Links
to Other Homeschool
Book Reviews 
by Jeffery Freed, M. A. T., and Laurie Parsons (ISBN 0684847930)
If I had to pick ONE book to recommend for parents who have a child struggling with "learning", this would be the book. First and foremost, the author simply begins by encouraging parents to recognize that their child's unique learning style is an ability, not a DISability. People who are "rightbrained", or rightbrain dominant, are often labeled as ADD or ADHD. The author points out that most school teachers are leftbrained people.....and it doesn't take a rocket scientist to immediately understand that a child who learns "right brained" is going to have problems with a "left brained" teaching approach. The child is already at a distinct disadvantage. By way of explanation, leftbrained learners/thinkers are generally very logical, sequential, rational, organized thinkers. "A" is followed by "B" which is followed by "C". Rightbrained learner/thinkers, on the other hand, are very disorganized, nonsequential, nonlogical thinkers. They are dreamers. They are creative and imaginative. Rightbrained folks are often artistic and/or musically inclined. Many, many scientists and inventors are/were right brained. And yes, you can have some of both....or "whole brained". There is definitely a spectrum, or continuum, of right/left brained dominance. Some folks are very, very right brained or left brained, and others are "just a little bit" right brained. The book includes a checklist to help (unofficially, of course) decide just where a person falls. It's fun to evaluate yourself and see where you fall on the scale. It can be a bit surprising, too. If you are right brained, or have a right brained child, you understand the statement that right brained children just learn differently. Typically, a rightbrain dominant person is classified as a "whole to part" learner, while a leftbrain dominant person is "part to whole". A very simple explanation of that difference is that the parttowhole learner needs to learn the sound of the letter "C", the sound of "A", and the sound of "T", then learn to combine those three sounds to make the word "cat". Exactly opposite, the "whole to part" learner needs to learn the word "CAT" is "cat", THEN break it down into "C" says /k/, "A" says /a/ (short "a"), and "T" says /t/. The "whole to part" learner needs to see the whole picture, and then study the individual components within the framework of seeing the whole, rather than learning tiny parts and then putting it all together. So you can well imagine why a child who needs the whole picture first, in order to be able to learn the "parts" will have major problems with a teacher who teaches "parts" first and then expects the child to put the pieces together to make the "whole". This applies to all subject areas, not just reading or spelling. These kids are the ones who like to take things apart and then reassemble them. This is how they learn!! The author of this book emphasizes that many rightbrained children have the ability to visualize things 3dimensionally. This is a great skill later on, (like when he wants to become an architect!) but it creates all sorts of havoc when the child is trying to learn to recognize letters or numbers, as the child can actually reorient the shape in his mind. This is why they often struggle with differentiating "b" and "d" and "p" and "q"....simply because it's exactly the same shape, just oriented differently on the paper. This child may struggle with spelling a simple 3 or 4 letter word, but actually may be able to spell a 10 letter word after only looking at it for a few seconds. They learn to see "pictures" in their mind, and recreate it on paper or verbally. These kids are often great at mental math, too. They often can look at a very long, "difficult" math problem and immediately spout off the answer......but may not be able to take you step by step through how they got that answer. The author points out that one of the most frustrating things you can do is to force the child to work through every step of every problem every time. Yes, they need to learn the "rules" and steps of problemsolving. But the truth is, what matters most is that the child can get the right answer, not so much that he immediately understand how he got there. The author's point is that you can so totally frustrate a child by bogging them down in the process of doing math that they totally lose sight of "finding the answer". There has to be a balance between the two. And he also points out how much benefit it can be to a child's selfesteem to realize the child can just whip off answers to big, hard math problems without the struggle of "working it out." The author gives all sorts of "tutoring" ideas for parents (and classroom teachers) to use in working with their rightbrained children. It is written from the perspective of a parent with a child in a traditional school setting, but the ideas are for the parent to do at home with the child, so obviously they are very adaptable to homeschooling. He recommends about 15 minutes per day of "tutoring" with your child, to teach your child new strategies for learning. The simple concept is to help your child succeed using his own differences as a strength rather than a "disability". I found the entire approach of this book to be very refreshing. While not all of us have a child who learns "whole to part", the underlying concept is accepting a child as an individual, with his own strengths, whether or not it fits what we would deem "normal". While the book is not a "christian" book per se, I was impressed with the fact that this author is more concerned with encouraging individuality than with "fitting the mold". This book is available at local bookstores,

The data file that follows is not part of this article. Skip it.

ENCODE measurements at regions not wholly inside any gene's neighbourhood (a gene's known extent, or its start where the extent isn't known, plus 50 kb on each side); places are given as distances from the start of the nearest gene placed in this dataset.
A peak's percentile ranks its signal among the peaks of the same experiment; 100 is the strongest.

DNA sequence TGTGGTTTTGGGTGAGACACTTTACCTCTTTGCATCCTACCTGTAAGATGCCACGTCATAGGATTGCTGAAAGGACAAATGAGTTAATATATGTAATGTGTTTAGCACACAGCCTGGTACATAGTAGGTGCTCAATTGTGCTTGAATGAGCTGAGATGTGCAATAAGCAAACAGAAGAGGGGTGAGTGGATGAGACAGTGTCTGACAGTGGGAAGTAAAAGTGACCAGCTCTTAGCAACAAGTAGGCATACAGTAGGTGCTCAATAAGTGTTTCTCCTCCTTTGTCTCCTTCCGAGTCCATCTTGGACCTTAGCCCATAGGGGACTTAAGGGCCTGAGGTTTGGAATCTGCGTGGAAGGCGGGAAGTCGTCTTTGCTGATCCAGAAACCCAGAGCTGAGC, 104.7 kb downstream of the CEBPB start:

and retails for about $13.00. It is, by far, the best $13.00 I have invested
in a book in a long time. The surprising thing is that nothing suggested
in this book is difficult or "technical". All of the suggestions are presented
as making the most of the child's special "gifts" and to a large degree,
making it fun for the child to be able to excel where (s)he has previously
been frustrated. It's well worth the price, and it's well worth the time
it takes to read.